AA: Yes, Nana.
JM: Really didn’t travel the world much, but she did have an understanding of the world. How did she get that understanding and what did you learn from her?
AA: Well, Nana grew up in… well, she was from Queens, originally and Brooklyn, and then was in a small town in Long Island. And she was all about curiosity. In fact, she started the local library. And if you went to Nana’s nightstand, there were at least three books. They’re fiction and nonfiction. So it was all about seeing the world through reading.
JM: What did you learn from her?
AA: I learned a lot from Nana. All about curiosity and being an avid learner and really bringing breadth to what you read and what you learn.
Patricia Wellenbach: So you mentioned that your mom was very deeply connected to community service and that inspired you to make a critical decision and join the Army? Yes.
TW: So how did doing all of that work on the basketball court, the soccer field, get you ready for the army and the service to the country?
AA: Well, my mom was always about giving back and giving back locally. When you maybe were going through some tough times, my mom was the one who delivered a meal. And sometimes you didn’t even know that it was her. Playing sports was all about the team. And for me, being in the United States Army was the ultimate team sport to be part of.
TW: And how did that get you ready to be the CEO of Diversified Search?
AA: Well, in the Army, as a lieutenant, I learned people first, mission always. You take care of your people. You got to build teams. And at the end of the day, you’ll be able to accomplish what you need to strategically.
TW: So from the age of eight, and then on to your Army service years, you’re creating winning teams. And then you came to a company that creates winning teams for companies and boards, right?
AA: That’s right. Yeah. We’re all in the people business. We know the power of people, the power of perspectives, and what that means in terms of impact in an organization, but also broadly.
TW: So I love the fact that you said that you’re named Aileen, your mom’s named Aileen, and your grandmother’s named Aileen. And your comment was it was in an era when it was very uncommon for women to share their name. Can you talk about that and how that feels now that you’re the CEO of Diversified and what that means to you?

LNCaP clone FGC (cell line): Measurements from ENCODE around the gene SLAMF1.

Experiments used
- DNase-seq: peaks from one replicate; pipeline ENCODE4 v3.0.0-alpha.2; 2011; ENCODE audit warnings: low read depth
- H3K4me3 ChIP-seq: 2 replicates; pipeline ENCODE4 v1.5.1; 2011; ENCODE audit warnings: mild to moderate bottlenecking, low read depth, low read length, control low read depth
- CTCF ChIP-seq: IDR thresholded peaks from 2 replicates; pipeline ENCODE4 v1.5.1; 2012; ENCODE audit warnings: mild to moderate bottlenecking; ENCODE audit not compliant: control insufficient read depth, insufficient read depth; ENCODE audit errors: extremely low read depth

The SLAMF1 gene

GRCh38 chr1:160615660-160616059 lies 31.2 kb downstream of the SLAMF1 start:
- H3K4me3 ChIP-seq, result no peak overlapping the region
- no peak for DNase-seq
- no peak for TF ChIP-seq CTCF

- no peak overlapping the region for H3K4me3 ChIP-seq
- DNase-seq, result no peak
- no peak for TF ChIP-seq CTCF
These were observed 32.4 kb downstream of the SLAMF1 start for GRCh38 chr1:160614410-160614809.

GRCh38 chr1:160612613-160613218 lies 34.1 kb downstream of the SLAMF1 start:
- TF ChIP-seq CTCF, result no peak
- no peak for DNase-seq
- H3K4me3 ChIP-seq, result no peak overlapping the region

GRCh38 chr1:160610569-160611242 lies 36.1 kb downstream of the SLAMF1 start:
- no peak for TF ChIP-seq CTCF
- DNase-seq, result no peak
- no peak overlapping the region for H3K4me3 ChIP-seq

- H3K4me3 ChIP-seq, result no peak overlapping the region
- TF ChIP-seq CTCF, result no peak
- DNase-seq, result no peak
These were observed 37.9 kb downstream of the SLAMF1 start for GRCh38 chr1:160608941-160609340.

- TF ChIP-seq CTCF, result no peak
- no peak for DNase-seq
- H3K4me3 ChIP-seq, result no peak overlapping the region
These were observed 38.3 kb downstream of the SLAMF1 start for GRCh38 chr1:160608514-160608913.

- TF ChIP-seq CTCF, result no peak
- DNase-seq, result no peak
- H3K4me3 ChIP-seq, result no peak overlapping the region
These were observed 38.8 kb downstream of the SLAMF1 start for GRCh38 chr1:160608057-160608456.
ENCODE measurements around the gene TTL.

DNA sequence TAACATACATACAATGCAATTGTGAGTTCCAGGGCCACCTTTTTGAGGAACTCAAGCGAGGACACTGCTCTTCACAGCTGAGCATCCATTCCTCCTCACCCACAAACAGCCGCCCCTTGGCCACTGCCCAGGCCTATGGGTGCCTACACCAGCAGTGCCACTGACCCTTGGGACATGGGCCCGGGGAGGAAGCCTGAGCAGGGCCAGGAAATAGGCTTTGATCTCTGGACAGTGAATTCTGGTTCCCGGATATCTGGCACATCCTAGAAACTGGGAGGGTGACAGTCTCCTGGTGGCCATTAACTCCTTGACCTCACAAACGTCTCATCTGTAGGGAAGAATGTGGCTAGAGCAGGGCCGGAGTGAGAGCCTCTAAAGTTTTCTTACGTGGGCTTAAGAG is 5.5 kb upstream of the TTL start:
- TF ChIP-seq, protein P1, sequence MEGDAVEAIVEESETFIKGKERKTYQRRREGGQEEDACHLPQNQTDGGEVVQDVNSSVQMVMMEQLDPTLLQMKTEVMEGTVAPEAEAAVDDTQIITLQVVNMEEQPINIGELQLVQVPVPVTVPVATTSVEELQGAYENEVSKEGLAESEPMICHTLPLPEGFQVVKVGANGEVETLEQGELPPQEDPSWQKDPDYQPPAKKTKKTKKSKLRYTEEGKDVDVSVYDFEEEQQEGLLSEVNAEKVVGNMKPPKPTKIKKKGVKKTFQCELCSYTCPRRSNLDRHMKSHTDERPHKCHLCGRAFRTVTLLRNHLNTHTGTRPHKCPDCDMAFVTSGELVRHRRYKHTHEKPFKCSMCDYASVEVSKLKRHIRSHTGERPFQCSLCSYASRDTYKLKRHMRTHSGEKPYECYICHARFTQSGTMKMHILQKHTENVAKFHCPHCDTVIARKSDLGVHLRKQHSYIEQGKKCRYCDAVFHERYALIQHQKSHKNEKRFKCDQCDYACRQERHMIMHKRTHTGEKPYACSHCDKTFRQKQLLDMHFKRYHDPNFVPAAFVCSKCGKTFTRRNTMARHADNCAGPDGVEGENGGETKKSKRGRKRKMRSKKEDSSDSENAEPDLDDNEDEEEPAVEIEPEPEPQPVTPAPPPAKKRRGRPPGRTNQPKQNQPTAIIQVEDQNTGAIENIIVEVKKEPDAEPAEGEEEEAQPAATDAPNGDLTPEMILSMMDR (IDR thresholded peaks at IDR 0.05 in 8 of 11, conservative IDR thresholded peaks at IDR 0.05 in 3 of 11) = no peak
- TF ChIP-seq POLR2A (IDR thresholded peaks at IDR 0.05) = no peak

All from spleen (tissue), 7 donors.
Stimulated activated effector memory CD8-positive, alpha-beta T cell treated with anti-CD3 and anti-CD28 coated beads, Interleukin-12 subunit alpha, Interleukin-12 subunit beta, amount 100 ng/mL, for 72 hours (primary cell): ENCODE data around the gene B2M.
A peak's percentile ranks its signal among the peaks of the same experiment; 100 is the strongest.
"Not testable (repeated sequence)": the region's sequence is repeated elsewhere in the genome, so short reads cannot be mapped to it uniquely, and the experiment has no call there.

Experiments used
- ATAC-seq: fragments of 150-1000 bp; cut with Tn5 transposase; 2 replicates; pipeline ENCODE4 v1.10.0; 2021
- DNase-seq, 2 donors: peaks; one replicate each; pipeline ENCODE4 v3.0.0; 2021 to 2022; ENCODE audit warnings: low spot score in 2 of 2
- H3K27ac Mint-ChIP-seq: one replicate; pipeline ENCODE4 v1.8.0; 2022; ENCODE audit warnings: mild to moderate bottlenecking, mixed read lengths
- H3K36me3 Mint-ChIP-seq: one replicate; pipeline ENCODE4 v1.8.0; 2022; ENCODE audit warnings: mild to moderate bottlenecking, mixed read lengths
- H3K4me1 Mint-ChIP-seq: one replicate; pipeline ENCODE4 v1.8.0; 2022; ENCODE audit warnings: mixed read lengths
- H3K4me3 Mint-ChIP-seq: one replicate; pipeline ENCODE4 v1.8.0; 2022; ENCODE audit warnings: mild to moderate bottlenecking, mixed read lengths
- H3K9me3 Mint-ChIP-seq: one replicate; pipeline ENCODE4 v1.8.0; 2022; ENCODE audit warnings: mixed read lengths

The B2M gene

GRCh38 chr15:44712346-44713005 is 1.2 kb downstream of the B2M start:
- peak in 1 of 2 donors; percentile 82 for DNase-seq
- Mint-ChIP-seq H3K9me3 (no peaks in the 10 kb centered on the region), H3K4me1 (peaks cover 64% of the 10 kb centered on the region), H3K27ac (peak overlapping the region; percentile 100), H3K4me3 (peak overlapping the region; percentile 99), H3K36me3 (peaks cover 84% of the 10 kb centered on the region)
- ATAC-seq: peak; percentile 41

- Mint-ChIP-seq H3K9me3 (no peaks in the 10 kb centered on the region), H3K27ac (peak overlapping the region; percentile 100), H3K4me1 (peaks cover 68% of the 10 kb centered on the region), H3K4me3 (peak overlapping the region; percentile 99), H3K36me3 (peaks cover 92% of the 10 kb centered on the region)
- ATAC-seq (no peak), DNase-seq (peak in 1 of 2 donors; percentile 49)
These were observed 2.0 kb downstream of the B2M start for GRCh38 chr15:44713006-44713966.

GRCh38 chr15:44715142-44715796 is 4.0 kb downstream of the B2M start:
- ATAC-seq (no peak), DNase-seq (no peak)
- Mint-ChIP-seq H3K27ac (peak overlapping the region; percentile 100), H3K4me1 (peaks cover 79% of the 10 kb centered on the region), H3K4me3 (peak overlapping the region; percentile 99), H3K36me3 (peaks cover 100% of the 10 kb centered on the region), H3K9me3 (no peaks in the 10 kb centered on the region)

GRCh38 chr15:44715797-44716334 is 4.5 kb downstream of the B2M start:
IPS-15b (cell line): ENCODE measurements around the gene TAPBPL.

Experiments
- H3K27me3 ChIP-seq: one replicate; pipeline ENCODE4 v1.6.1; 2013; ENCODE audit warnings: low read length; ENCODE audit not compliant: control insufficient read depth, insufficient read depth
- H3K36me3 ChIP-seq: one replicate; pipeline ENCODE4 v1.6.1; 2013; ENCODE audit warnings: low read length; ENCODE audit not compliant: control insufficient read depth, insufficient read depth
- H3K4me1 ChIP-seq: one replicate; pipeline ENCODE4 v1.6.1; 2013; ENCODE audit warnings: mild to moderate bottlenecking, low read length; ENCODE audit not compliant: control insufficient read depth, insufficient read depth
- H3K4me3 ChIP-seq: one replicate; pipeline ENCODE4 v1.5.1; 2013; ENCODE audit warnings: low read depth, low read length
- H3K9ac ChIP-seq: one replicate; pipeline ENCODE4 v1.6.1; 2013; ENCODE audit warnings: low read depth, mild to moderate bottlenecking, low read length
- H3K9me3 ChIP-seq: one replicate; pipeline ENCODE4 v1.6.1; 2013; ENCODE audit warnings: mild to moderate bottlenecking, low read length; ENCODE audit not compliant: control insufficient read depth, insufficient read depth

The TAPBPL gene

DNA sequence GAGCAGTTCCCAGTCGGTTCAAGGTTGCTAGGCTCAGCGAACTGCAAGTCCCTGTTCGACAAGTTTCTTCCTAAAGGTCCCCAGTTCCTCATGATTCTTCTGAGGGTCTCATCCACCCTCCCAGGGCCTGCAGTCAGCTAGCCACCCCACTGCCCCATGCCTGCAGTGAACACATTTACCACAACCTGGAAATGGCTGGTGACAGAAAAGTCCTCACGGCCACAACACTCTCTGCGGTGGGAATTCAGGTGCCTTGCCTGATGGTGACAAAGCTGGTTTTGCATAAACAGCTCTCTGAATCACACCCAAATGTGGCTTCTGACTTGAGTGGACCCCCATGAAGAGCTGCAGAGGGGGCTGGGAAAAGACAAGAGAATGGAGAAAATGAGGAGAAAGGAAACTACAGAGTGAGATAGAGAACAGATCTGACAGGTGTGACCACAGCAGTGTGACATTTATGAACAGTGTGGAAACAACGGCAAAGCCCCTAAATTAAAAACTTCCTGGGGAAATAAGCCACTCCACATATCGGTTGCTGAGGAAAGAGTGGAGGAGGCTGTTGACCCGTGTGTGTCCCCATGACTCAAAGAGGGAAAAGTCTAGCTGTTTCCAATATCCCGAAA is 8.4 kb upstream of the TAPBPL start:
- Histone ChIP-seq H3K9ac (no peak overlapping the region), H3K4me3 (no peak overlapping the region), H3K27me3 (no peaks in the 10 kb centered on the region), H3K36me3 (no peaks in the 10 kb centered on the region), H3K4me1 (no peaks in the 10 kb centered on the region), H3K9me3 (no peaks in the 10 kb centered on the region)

AA: Well, my Nana was an original. And we used to say that maybe we weren’t so original in naming each other after one another. But it was pretty powerful in terms of our connection. And I think about where I am today. Like I said, I’m at the largest woman-founded executive search firm, started by Judee von Seldeneck, who was really a pioneer in creating equity opportunities, really for women out of the gates, which we have now built upon.
HC: So, there’s a lot of similarities between Judee and your grandmother.
AA: In terms of being a pioneer? Absolutely. And being a first mover.
HC: And I think you mentioned you went to Catholic school?
AA: I did. I went to an all-girls Catholic high school here locally outside of Philadelphia.
HC: And what did you get out of that experience that has anything to do with helping you build Diversified Search?
AA: We were all about supporting one another. That really came through. You know, we’d support you if you’re on the soccer field. We support you if you were going into the debate match. And ultimately at Diversified, we’re a team of teams, supporting each other in our success.
HC: Tell us more about that team of teams. What are you talking about?